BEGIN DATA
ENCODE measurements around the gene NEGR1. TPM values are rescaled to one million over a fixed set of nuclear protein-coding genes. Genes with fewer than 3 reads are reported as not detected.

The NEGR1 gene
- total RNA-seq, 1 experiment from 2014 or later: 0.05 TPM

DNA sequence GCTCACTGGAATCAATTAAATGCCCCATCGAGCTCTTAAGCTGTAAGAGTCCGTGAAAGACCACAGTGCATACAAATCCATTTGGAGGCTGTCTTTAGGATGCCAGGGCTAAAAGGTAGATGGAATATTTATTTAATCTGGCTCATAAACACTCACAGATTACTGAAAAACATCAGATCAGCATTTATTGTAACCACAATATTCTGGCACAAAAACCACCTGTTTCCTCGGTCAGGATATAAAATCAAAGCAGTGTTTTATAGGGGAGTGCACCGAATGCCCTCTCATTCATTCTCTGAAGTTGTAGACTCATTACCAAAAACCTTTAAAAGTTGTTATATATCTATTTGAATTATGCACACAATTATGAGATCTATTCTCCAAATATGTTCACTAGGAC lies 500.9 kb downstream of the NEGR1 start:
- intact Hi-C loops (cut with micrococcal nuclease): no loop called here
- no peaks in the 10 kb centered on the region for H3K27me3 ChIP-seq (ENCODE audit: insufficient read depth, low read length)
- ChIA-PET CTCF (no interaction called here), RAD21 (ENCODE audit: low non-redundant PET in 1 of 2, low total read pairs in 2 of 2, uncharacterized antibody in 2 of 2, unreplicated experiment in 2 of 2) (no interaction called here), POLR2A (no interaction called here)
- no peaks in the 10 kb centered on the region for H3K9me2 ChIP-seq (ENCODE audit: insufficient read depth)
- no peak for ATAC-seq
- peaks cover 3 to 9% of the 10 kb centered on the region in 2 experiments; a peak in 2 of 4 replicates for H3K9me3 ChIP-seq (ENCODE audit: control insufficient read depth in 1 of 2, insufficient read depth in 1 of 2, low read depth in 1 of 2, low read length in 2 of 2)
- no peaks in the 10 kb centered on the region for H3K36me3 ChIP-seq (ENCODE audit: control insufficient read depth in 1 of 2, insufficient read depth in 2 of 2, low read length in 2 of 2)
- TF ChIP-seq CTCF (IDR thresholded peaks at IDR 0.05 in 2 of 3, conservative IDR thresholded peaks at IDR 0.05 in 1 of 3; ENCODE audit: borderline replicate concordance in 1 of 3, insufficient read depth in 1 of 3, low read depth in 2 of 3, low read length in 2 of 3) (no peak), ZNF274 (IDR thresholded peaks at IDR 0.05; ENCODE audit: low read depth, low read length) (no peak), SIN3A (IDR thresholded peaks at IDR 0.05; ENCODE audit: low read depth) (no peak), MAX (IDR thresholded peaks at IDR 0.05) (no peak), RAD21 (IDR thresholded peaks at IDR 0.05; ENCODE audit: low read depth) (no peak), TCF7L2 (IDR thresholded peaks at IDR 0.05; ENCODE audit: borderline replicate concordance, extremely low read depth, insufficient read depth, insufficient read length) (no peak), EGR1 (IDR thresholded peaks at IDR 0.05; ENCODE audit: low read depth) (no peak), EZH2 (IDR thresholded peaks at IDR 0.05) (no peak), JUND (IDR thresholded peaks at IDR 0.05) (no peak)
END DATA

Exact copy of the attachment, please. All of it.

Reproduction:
ENCODE measurements around the gene NEGR1. TPM values are rescaled to one million over a fixed set of nuclear protein-coding genes. Genes with fewer than 3 reads are reported as not detected.

The NEGR1 gene
- total RNA-seq, 1 experiment from 2014 or later: 0.05 TPM

DNA sequence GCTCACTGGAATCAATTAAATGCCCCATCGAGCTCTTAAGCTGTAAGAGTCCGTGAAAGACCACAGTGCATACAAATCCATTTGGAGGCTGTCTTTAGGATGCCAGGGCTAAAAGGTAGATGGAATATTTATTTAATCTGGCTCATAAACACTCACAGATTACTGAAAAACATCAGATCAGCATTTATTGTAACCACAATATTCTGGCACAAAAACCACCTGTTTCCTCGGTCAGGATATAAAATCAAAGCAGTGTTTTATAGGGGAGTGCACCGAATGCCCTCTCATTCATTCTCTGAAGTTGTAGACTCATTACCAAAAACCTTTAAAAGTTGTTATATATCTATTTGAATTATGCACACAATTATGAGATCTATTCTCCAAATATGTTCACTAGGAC lies 500.9 kb downstream of the NEGR1 start:
- intact Hi-C loops (cut with micrococcal nuclease): no loop called here
- no peaks in the 10 kb centered on the region for H3K27me3 ChIP-seq (ENCODE audit: insufficient read depth, low read length)
- ChIA-PET CTCF (no interaction called here), RAD21 (ENCODE audit: low non-redundant PET in 1 of 2, low total read pairs in 2 of 2, uncharacterized antibody in 2 of 2, unreplicated experiment in 2 of 2) (no interaction called here), POLR2A (no interaction called here)
- no peaks in the 10 kb centered on the region for H3K9me2 ChIP-seq (ENCODE audit: insufficient read depth)
- no peak for ATAC-seq
- peaks cover 3 to 9% of the 10 kb centered on the region in 2 experiments; a peak in 2 of 4 replicates for H3K9me3 ChIP-seq (ENCODE audit: control insufficient read depth in 1 of 2, insufficient read depth in 1 of 2, low read depth in 1 of 2, low read length in 2 of 2)
- no peaks in the 10 kb centered on the region for H3K36me3 ChIP-seq (ENCODE audit: control insufficient read depth in 1 of 2, insufficient read depth in 2 of 2, low read length in 2 of 2)
- TF ChIP-seq CTCF (IDR thresholded peaks at IDR 0.05 in 2 of 3, conservative IDR thresholded peaks at IDR 0.05 in 1 of 3; ENCODE audit: borderline replicate concordance in 1 of 3, insufficient read depth in 1 of 3, low read depth in 2 of 3, low read length in 2 of 3) (no peak), ZNF274 (IDR thresholded peaks at IDR 0.05; ENCODE audit: low read depth, low read length) (no peak), SIN3A (IDR thresholded peaks at IDR 0.05; ENCODE audit: low read depth) (no peak), MAX (IDR thresholded peaks at IDR 0.05) (no peak), RAD21 (IDR thresholded peaks at IDR 0.05; ENCODE audit: low read depth) (no peak), TCF7L2 (IDR thresholded peaks at IDR 0.05; ENCODE audit: borderline replicate concordance, extremely low read depth, insufficient read depth, insufficient read length) (no peak), EGR1 (IDR thresholded peaks at IDR 0.05; ENCODE audit: low read depth) (no peak), EZH2 (IDR thresholded peaks at IDR 0.05) (no peak), JUND (IDR thresholded peaks at IDR 0.05) (no peak)